ByCollin Pulmano, writer at Creators.co
Animorphs pulled me from the brink of social depression, introduced me to my husband, and overall affected my life in a wide variety of inex

Due to Universal's recent announcement that it is most likely making Animorphs into a movie, I feel it is my distinct duty to express a general opinion that stems from the previous attempt with a show, which basically is the title of this article. I could be a little more rude or a little more violent (as Marco and Rachel would suggest) but instead I'm just going to be simple.

DON'T SCREW IT UP.

The main issue with the previously attempted filmic version of the books (the Nickelodeon TV series which fans opinions range from outright contempt to humorous nostalgia, with a very few actually fondly liking the series) is that it did not touch the full darkness of the reality of the series.

Boooiiinnnggg!
Boooiiinnnggg!

Animorphs is not just a teen novel series dealing with saving the world. It is an almost preteen (their ages at the beginning are roughly 12 to 13, which should be adhered to in the movie) series of books that deal with their slow dissolution from normal kids into hardened warriors. They lose their morals and their innocence. They lose their friends and their families. Most of all, by the time the war is over, they lose each other. This complicated process needs to be addressed in a movie. Time needs to be spent on character development, the relationships between characters, and also on each characters' relationship with the war itself.

One of the main themes of the books is that hard, moral decisions are made in a path ever spiraling downward, because the truth is that you can't win a war without sacrifice.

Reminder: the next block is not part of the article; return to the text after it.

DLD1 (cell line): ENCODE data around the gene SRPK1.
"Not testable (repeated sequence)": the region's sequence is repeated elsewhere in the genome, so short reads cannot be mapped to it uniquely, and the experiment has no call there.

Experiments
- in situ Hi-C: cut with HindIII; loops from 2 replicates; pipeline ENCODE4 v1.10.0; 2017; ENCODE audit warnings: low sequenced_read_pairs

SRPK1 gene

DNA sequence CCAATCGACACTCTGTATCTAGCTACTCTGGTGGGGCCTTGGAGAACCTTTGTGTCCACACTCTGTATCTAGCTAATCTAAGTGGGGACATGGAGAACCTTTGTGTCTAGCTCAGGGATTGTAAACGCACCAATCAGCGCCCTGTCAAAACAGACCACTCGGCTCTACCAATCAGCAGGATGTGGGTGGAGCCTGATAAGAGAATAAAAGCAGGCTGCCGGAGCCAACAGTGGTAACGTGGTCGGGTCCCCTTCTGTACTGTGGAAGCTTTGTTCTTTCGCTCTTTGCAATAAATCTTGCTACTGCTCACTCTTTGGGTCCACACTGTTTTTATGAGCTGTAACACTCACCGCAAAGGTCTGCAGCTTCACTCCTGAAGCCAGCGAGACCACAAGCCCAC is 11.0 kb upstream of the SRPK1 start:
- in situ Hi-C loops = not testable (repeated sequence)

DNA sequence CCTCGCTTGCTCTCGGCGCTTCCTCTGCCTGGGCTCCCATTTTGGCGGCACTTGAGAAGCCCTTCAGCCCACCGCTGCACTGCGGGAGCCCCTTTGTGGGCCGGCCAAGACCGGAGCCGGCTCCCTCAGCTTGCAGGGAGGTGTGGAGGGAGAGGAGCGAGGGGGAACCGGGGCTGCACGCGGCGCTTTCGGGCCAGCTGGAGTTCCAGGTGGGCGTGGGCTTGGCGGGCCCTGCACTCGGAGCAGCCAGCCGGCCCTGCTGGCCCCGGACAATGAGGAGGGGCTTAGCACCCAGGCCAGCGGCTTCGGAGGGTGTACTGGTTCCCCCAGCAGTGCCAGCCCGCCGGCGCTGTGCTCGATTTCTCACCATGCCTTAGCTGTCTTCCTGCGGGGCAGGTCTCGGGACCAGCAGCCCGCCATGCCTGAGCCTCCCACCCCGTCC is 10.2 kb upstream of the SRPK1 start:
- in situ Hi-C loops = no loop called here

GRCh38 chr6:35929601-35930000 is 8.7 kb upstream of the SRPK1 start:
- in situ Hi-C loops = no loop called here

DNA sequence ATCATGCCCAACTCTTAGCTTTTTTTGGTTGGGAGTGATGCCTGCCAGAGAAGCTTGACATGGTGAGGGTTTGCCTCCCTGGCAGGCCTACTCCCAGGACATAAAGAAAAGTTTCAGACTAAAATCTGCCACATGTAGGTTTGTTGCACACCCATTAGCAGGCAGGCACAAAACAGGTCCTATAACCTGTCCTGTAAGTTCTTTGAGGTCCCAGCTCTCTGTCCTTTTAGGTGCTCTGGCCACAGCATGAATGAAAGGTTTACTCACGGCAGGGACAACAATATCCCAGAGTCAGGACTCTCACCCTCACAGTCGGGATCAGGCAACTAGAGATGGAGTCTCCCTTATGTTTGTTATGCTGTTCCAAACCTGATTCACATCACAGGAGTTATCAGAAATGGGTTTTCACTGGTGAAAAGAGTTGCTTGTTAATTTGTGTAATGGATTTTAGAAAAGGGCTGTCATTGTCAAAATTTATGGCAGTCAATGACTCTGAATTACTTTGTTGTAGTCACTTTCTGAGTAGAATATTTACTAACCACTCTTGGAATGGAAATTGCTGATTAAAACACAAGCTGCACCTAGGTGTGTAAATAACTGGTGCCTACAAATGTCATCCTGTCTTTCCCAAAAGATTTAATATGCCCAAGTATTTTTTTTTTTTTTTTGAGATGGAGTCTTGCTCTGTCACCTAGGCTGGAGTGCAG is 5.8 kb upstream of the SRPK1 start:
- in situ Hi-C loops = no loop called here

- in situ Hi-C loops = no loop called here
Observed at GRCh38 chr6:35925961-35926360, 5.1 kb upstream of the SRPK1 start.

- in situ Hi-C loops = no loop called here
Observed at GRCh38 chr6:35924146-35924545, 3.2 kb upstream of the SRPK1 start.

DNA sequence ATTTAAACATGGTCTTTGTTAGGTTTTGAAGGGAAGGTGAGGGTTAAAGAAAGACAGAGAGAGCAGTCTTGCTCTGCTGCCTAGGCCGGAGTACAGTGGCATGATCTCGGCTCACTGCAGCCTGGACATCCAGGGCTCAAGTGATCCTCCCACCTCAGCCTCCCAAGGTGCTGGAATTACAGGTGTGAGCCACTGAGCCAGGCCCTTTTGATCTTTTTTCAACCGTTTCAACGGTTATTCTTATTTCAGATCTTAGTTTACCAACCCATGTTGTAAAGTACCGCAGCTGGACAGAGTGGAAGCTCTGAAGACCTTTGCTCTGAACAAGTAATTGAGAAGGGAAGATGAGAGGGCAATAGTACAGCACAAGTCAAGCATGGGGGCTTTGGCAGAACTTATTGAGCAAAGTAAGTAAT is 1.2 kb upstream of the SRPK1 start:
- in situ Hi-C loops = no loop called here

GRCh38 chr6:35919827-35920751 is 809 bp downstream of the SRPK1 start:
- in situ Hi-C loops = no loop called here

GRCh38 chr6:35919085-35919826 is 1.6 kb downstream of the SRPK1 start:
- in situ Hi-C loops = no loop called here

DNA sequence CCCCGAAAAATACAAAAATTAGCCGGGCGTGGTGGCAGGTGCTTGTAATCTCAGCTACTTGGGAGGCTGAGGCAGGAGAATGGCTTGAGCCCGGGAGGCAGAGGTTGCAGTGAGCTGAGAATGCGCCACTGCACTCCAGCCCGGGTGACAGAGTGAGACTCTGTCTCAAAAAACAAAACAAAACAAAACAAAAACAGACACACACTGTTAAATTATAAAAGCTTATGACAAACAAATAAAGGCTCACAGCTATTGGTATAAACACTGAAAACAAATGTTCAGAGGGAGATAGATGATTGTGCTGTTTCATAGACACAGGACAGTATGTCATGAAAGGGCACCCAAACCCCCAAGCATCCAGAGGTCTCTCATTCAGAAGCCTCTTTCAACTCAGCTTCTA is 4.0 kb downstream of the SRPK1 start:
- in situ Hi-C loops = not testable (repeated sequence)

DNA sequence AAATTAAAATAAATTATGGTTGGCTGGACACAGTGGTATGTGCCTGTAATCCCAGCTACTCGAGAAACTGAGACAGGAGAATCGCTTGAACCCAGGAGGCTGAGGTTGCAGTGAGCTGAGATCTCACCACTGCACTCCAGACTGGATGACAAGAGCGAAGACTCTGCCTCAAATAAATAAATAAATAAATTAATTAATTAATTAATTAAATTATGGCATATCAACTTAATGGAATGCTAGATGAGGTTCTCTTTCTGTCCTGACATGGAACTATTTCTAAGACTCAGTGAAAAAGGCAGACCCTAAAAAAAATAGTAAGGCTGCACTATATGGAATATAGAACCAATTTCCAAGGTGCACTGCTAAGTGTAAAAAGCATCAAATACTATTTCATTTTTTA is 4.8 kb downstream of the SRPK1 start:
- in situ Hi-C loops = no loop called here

Taxxons, controlled by an all-consuming hunger.
Taxxons, controlled by an all-consuming hunger.

So as I continue onward in this post, I want to express how important it is to find people to work on the film that understand that this is no Goosebumps. The humor is dark, the violence is real, and so is the sacrifice.

These are kids given more power than they can imagine, and they have to deal with the ultimate responsibility. Though they eventually find help on the way, for a long time the main thing keeping them alive is their silence. They are alone, they are scared, they are killing sentient beings by morphing dangerous, naturally weaponized animals.

The morphing process is gruesome. It is not predictable, and they can't morph clothes. So fix that. I wanna' hear bones crunching and organs shifting, not to mention the comic relief of dealing with finding ways to morphs clothes. (They eventually discover skintight leotards, swimsuits, diving shorts, etc. work)

From vertebrate to invertebrate.  Squishy.
From vertebrate to invertebrate. Squishy.

The series is set in the 90s. This means an update would have to include a technological update, unless you decide to make it a timepiece.

A 90s set alien invasion timepiece that is both visually incredible and emotionally scarring. Sounds like a winner to me.

The Faculty is arguably a Robert Rodriguez version.
The Faculty is arguably a Robert Rodriguez version.

In fact, when I saw the Faculty in theatres, I was kinda' mad. But considering it is the best version so far (and even discusses the proliferation of alien invasion by parasitic means in sci-fi literature) I take it as a practice run for if R.R. takes the job for real, for real. As in, YES, he's the best for the job.

I have already suggested another alternative director in a previous post, as well (Guillermo del Toro) , but now I want to suggest another. Though many did not agree with the violent, short-film adaptation of Power Rangers, Adi Shankar and Joseph Kahn's vision is exactly what Animorphs needs.

Dark, violent, perfect for Animorphs.
Dark, violent, perfect for Animorphs.

A good soundtrack would help, too. Umhumm, Deftones.

Yes, obvious.... or fate.
Yes, obvious.... or fate.

So, just to reiterate, DON'T SCREW IT UP, UNIVERSAL.

Thanks,

Concerned Animorph fan.

P.S. Since another concerned fan noted an additional problem, I'm gonna' add it to the plate. Don't try to squeeze everything in one movie. Give it a good start. We wanna' see the construction site, the Yeerk Pool, and you could even end it around the time they rescue Ax, or even with the fifth book, when Marco finally finds his reason for fighting the war. Whatever you decide, this does not need to be a catch all, but simply a diving board for an entire cinematic universe.

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